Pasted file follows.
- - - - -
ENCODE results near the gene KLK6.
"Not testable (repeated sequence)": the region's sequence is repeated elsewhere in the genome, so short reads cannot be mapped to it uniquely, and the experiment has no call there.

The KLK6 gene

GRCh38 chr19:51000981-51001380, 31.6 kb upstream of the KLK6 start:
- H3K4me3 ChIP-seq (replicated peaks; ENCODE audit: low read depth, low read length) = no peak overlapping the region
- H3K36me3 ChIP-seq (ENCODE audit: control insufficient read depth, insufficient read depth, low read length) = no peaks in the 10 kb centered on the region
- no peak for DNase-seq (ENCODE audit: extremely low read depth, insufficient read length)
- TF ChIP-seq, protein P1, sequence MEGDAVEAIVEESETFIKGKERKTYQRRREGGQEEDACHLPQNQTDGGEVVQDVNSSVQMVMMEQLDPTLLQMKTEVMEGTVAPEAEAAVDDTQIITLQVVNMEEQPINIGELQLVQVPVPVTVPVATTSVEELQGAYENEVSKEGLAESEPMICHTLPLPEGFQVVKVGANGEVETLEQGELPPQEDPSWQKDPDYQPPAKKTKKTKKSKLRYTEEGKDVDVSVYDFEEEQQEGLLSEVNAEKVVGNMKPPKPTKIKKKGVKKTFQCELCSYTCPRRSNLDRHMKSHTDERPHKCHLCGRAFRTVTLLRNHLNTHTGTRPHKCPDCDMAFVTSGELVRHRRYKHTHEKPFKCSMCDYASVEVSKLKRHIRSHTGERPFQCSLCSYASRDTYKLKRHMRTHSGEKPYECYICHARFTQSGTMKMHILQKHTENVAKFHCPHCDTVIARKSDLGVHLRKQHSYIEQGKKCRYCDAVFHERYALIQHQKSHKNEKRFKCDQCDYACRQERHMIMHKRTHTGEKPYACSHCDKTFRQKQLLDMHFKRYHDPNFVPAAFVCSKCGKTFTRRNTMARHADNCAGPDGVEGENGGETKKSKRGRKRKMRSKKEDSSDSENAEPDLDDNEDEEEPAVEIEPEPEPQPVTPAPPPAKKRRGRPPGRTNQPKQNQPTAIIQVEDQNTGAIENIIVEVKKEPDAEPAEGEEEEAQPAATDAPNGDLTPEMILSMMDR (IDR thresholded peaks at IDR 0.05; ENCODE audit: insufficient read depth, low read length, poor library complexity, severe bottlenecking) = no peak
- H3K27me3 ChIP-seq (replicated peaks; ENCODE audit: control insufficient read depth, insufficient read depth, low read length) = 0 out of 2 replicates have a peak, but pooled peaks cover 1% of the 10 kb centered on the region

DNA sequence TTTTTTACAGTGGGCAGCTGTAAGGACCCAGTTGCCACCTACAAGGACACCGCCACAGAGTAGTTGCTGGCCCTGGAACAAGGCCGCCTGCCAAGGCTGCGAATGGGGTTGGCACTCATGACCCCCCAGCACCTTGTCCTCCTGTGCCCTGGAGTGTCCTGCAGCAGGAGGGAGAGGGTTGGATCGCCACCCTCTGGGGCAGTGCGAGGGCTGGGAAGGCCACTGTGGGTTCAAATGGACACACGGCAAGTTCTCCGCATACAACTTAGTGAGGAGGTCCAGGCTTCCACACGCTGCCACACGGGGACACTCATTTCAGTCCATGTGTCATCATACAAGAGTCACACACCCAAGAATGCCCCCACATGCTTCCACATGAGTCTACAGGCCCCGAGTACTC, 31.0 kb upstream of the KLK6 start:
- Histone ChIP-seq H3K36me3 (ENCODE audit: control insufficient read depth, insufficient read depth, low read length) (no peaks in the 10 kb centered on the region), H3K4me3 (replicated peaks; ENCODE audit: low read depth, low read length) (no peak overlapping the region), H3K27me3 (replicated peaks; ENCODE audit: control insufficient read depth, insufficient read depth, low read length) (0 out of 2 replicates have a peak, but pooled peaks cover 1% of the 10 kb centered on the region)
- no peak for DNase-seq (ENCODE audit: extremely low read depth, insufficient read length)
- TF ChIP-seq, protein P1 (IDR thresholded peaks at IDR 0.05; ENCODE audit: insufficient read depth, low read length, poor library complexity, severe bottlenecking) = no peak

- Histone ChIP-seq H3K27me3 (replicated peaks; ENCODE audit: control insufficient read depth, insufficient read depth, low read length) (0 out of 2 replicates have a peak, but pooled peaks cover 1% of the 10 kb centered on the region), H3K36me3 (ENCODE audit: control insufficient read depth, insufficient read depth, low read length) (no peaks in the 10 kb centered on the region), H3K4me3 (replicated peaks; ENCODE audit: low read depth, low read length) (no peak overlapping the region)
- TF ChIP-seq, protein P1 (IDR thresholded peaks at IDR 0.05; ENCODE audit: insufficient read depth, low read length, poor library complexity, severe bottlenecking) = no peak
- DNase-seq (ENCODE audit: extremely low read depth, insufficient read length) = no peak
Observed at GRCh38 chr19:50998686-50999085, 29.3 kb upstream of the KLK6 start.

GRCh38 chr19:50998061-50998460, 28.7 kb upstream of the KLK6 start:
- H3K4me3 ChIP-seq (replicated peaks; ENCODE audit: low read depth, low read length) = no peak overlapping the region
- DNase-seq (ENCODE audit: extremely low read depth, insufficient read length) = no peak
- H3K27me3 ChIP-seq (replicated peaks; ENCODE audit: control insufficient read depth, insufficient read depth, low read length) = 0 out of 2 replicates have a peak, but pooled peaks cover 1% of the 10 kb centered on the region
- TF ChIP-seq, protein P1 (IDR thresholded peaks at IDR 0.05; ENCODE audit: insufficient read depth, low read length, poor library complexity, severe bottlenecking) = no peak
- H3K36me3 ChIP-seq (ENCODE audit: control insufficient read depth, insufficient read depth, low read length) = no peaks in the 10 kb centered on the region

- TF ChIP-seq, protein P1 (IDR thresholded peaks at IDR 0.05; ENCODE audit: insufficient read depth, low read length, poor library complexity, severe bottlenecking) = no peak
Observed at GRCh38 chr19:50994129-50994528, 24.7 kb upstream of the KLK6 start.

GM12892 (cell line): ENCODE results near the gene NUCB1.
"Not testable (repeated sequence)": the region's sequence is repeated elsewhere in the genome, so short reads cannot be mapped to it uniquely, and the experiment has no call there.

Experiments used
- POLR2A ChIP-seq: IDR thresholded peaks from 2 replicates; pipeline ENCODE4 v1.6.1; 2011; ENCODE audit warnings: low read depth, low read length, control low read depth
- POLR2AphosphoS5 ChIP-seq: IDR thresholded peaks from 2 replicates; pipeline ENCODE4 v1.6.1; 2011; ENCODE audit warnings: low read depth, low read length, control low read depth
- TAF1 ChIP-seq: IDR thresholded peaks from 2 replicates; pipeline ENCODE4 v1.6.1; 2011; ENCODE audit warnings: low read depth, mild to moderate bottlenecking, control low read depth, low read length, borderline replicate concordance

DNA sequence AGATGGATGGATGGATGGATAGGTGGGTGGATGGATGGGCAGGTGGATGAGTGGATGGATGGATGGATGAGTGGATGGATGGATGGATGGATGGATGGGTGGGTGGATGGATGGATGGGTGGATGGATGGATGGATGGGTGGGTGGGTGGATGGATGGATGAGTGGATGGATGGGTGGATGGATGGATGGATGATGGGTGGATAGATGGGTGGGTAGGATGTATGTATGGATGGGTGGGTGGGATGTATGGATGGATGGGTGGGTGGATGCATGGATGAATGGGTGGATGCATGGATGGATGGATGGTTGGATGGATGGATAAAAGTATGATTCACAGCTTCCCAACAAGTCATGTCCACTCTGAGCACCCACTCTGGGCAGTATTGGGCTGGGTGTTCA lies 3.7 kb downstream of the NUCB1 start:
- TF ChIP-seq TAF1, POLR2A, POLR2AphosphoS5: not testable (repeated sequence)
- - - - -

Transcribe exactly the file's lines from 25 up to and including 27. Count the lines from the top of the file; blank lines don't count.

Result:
Observed at GRCh38 chr19:50994129-50994528, 24.7 kb upstream of the KLK6 start.

GM12892 (cell line): ENCODE results near the gene NUCB1.
"Not testable (repeated sequence)": the region's sequence is repeated elsewhere in the genome, so short reads cannot be mapped to it uniquely, and the experiment has no call there.